The Consumer Financial Protection Bureau (CFPB) recently released its Overdraft and Nonsufficient Fund Fees survey, shedding light on the financial landscape of consumer households. The survey delves into a range of takeaways. With an in-depth analysis of consumer behaviors and the practices of financial institutions, we navigate through the complexities of the report to uncover its significant implications and explore what it means for the future of banking and consumer financial protection.
The CFPB’s release of Overdraft and Nonsufficient Fund Fees: Insights from the Making Ends Meet Survey and Consumer Credit Panel came the week before Christmas 2023. The report restates earlier conclusions that roughly a quarter of consumer households were charged an overdraft or NSF fee in the past year. The survey asked consumers if they were “surprised” about their most recent overdraft or NSF fee and found that consumers who were charged more fees were less likely to be surprised than consumers who infrequently overdrew their accounts.
The CFPB analysis data came from 2,136 consumers who received a CFPB Making Ends Meet survey. The research questions included:
The report concludes that 26.5% of consumers were charged overdraft or NSF fees in the prior year. That means nearly three-quarters (73.5%) of the surveyed consumer households were not charged those fees. Of the consumers charged from 1-3 overdraft or NSF fees, 51% were surprised by the fee, while only 16% of consumers with 10 or more fees reported being surprised. This report does not comment that consumers could be surprised by fees resulting from a lack of transparency about overdraft handling in the CFPB-supervised financial institutions included in the survey.
In the analysis, the number of consumers declines as the number of overdraft fees increases, so 14.8% of consumers were charged 1-3 overdraft fees, 5.5% were charged 4-10 overdraft fees, and 3.2% were charged more than ten overdraft fees. This data is consistent with earlier CFPB analysis that stated, “Most overdraft fees are paid by a small fraction of bank customers: eight percent of customers incur nearly 75 percent of all overdraft fees.” The analysis also shows that overdraft and NSF fees occur more in economically disadvantaged households (35% of households with incomes between $35,001 and $65,000 versus only 18% of households with incomes between $100,001 and $175,000) and for consumers with lower average credit scores. Most consumers (81%) in the analysis with 10 or more overdraft and NSF fees also reported difficulty paying a bill at least once in the past year.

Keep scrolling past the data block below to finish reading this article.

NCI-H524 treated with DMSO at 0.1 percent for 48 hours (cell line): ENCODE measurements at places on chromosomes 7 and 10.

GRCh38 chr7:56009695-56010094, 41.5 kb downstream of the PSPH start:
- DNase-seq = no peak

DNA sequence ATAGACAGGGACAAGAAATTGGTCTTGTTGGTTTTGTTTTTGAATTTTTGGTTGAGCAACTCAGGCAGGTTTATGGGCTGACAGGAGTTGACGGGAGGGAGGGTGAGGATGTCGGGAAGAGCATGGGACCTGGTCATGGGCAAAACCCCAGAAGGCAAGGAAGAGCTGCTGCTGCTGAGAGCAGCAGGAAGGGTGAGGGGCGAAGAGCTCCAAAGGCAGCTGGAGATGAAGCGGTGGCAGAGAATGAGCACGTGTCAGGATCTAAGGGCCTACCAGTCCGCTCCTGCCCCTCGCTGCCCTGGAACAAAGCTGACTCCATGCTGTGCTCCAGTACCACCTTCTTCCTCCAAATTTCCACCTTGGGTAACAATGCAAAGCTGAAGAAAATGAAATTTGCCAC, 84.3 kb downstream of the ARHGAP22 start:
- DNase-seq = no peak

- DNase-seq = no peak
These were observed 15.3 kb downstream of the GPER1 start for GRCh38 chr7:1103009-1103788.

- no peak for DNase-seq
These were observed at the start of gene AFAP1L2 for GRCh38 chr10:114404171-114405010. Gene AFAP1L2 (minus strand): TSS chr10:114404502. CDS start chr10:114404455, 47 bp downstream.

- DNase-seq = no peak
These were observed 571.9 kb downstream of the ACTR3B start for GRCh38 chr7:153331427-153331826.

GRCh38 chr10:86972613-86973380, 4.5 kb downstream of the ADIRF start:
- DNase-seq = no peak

This report comments on the changes within CFPB-supervised financial institutions, stating that nearly two-thirds of banks and one-quarter of credit unions have eliminated NSF fees. Among the 20 banks that reported the most Overdraft/NSF revenue during 2021, the report states that seven have reduced or eliminated overdraft fees in the most recent year. It is unlikely that the consumers included in the survey have experience with a fully transparent, disclosed overdraft solution. Most CFPB-supervised financial institutions do not disclose a fixed overdraft limit, so consumers are less likely to have confidence that an overdraft will be paid.
In summary, the CFPB’s report provides a critical lens through which we can view the current state of consumer banking practices, particularly in relation to overdraft and NSF fees. While it highlights the complexity of managing a successful overdraft service, it’s evident that there is a need for greater transparency and consumer education. As we continue to monitor the evolving regulatory environment, one constant remains—there is a strong emphasis on prioritizing transparency, fairness, and consumer well-being.
 “Overdraft and Nonsufficient Fund Fees: Insights from the Making Ends Meet Survey and Consumer Credit Panel,” Consumer Financial Protection Bureau, December 19, 2023.
For more about overdraft compliance, check out our recorded webinar, “Overdraft Year in Review: Navigating Regulatory Expectations in 2024.”
If you have questions or want to learn more about a consumer-first overdraft strategy or how to receive a complimentary evaluation, contact your local representative.
Cheryl Lawson has more than 30 years of experience in information technology and financial operations, as well as consulting, communications, training, and project management. She serves as ADVANTAGE’s principal compliance liaison for regulatory requirements of overdraft services, including consumer protection issues and strategies that enhance safety and soundness.